from the world's big
Hearing Through Your Skin, and Other Adventures in Sensory Substitution
As we keep pushing forward with technology, we’ll be able to take more and more data from the invisible parts of the world and start feeding them into our brain.
We’re entering a very interesting stage of human history right now where we can start importing technology to enhance our natural senses or perception of the world. So as it stands now, as biological creatures, we only see a very small strip of what's going on. Obviously, the infinitely large and the infinitely small - our brains aren't even wired to be able to understand that.
But even on the space scales that we live at, we don't see most of what's going on. So, for example, take electromagnetic radiation, there's a little strip of that that we can see and we call it visible light. But the whole rest of that spectrum - radio waves, television, cell phone, gamma rays, x-rays, it’s invisible to us because we don't have biological receptors for it. So CNN is passing through your body right now and you don't know it because you don't have the right receptors for it. Well, it turns out that the part that we see of the spectrum is one ten trillionth of it, so we’re not seeing most of what's going on.
What's very interesting, I think, as we keep pushing forward with technology, is we’ll be able to take more and more data from those invisible parts of the world and start feeding them into our brain. So, for instance, snakes see in the infrared range and honey bees see in the ultraviolet range. Well, there's no reason why we can't start building devices to see that and feed it directly into our brains. And this is one of the things that my laboratory is working on right now, sensory enhancement and also sensory substitution, so let me explain what those are.
Actually, I’ll start with sensory substitution. What we’re doing right now is we’re building a vest for people who are deaf and there's a microphone on the vest and it picks up sounds and it turns it into vibrations on the body. So it’s little vibratory motors like you find in your cell phone and what's happening is we’re doing digital signal processing on the auditory stream and we’re feeding this into somebody’s body and they will come to be able to hear through their skin.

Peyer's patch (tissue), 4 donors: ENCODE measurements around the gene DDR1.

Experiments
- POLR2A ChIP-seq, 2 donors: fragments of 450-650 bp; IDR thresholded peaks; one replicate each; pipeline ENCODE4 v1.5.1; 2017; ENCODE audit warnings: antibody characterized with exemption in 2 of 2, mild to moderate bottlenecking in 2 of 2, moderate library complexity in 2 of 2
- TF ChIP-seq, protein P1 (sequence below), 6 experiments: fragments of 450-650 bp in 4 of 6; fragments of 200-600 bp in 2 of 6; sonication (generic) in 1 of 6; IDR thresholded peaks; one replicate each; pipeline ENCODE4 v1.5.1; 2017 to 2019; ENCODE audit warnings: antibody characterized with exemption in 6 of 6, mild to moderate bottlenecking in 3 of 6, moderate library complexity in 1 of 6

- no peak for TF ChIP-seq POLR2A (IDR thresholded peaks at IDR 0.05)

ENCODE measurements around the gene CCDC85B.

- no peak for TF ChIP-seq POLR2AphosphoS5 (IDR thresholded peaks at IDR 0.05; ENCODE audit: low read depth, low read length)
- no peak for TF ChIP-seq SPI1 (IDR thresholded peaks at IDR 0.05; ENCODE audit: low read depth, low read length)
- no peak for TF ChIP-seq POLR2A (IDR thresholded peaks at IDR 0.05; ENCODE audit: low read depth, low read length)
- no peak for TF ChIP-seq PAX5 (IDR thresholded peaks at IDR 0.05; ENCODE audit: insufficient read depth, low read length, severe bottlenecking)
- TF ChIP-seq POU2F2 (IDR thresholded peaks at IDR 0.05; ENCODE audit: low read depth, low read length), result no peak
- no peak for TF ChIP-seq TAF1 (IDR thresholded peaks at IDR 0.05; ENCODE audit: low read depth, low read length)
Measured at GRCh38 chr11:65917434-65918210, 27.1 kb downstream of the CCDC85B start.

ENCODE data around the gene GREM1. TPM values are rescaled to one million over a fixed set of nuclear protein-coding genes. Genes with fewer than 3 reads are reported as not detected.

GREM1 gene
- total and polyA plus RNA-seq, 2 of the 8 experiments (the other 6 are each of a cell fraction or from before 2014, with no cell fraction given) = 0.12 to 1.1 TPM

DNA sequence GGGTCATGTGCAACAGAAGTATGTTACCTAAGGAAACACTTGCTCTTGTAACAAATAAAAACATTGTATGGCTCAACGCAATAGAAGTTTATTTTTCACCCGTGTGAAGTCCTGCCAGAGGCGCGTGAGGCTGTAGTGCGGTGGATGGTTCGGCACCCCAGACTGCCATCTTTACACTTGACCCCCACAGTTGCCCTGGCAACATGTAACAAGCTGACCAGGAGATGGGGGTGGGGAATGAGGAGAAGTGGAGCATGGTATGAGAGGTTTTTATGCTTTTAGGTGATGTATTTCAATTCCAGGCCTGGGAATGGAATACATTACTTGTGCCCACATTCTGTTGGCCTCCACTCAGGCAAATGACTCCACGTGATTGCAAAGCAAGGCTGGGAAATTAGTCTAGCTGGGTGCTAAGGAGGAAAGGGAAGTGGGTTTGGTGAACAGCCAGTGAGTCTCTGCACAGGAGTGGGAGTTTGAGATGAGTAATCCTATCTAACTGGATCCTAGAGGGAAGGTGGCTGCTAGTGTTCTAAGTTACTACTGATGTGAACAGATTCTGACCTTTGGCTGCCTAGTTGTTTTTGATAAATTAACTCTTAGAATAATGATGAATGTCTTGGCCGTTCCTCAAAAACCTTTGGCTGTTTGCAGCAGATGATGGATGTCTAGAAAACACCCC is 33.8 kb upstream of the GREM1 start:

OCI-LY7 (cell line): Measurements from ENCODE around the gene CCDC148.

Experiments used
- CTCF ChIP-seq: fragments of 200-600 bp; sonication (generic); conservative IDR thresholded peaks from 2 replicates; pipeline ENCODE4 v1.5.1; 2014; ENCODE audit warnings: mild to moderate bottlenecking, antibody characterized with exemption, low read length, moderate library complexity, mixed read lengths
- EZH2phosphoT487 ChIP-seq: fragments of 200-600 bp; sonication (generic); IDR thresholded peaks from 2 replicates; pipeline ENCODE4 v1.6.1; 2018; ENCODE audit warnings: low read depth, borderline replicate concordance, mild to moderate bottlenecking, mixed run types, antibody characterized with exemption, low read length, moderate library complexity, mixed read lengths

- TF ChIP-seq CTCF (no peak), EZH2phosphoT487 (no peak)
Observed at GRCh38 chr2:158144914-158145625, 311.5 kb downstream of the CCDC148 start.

Now, this sounds crazy, but remember that hearing anyway is just air compression waves getting turned into electrical signals that go into the brain. So what we’re doing is we’re just feeding that through an atypical sensory channel, it gets turned into electrical signals in the brain.
In Their Own Words is recorded in Big Think's studio.
Image courtesy of Shutterstock
Join multiple Tony and Emmy Award-winning actress Judith Light live on Big Think at 2 pm ET on Monday.
The team caught a glimpse of a process that takes 18,000,000,000,000,000,000,000 years.
- In Italy, a team of scientists is using a highly sophisticated detector to hunt for dark matter.
- The team observed an ultra-rare particle interaction that reveals the half-life of a xenon-124 atom to be 18 sextillion years.
- The half-life of a process is how long it takes for half of the radioactive nuclei present in a sample to decay.
A new study looks at what would happen to human language on a long journey to other star systems.
- A new study proposes that language could change dramatically on long space voyages.
- Spacefaring people might lose the ability to understand the people of Earth.
- This scenario is of particular concern for potential "generation ships".
Generation Ships<span style="display:block;position:relative;padding-top:56.25%;" class="rm-shortcode" data-rm-shortcode-id="a1e6445c7168d293a6da3f9600f534a2"><iframe type="lazy-iframe" data-runner-src="https://www.youtube.com/embed/H2f0Wd3zNj0?rel=0" width="100%" height="auto" frameborder="0" scrolling="no" style="position:absolute;top:0;left:0;width:100%;height:100%;"></iframe></span>
Many of the most popular apps are about self-improvement.
Emotions are the newest hot commodity, and we can't get enough.